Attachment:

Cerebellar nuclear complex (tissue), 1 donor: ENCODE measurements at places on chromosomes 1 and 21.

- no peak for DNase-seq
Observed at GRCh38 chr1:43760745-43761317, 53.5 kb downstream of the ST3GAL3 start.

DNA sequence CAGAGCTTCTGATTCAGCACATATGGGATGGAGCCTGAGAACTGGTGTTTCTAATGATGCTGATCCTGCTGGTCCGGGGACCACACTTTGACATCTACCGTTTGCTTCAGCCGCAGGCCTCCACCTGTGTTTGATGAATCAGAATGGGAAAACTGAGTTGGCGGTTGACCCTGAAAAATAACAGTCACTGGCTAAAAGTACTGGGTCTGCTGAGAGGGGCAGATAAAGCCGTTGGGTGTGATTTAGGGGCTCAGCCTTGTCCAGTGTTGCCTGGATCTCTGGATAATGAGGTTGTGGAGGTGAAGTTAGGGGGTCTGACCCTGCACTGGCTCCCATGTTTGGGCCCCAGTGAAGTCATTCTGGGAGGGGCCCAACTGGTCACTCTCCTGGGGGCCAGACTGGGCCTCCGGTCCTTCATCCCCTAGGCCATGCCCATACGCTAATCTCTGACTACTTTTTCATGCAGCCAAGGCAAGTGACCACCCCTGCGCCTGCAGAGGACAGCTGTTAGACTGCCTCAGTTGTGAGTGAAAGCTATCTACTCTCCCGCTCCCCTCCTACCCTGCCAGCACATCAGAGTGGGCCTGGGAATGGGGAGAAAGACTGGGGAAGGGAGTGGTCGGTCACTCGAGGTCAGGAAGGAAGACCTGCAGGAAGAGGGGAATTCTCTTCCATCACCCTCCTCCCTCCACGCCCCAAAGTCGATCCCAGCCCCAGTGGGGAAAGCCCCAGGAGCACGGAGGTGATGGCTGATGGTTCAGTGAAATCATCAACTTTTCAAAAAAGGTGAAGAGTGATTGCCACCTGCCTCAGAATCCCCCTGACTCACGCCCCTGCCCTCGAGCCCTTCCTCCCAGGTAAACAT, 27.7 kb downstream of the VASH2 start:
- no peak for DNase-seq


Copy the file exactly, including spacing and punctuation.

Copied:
Cerebellar nuclear complex (tissue), 1 donor: ENCODE measurements at places on chromosomes 1 and 21.

- no peak for DNase-seq
Observed at GRCh38 chr1:43760745-43761317, 53.5 kb downstream of the ST3GAL3 start.

DNA sequence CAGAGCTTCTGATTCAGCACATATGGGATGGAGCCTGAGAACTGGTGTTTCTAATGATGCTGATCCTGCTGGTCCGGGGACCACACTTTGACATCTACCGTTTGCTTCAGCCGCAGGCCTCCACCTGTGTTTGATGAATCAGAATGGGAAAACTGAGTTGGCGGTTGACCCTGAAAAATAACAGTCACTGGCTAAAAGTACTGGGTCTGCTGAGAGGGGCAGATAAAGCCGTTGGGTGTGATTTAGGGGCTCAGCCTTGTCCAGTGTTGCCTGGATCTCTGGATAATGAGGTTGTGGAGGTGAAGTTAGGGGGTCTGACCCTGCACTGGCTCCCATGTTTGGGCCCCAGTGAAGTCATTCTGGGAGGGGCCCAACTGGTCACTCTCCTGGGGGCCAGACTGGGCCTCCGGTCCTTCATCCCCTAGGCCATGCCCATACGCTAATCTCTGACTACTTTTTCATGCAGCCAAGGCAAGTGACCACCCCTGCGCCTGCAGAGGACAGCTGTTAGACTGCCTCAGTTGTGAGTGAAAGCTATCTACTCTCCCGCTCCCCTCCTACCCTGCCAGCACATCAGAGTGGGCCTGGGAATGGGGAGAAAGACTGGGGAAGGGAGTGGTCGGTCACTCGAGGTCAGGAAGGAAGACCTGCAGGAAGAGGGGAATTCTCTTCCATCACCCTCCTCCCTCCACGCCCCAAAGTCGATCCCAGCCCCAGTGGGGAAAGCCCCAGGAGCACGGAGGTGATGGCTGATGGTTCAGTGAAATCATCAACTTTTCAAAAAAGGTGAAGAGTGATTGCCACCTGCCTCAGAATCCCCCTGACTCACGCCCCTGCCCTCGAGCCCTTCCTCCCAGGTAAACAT, 27.7 kb downstream of the VASH2 start:
- no peak for DNase-seq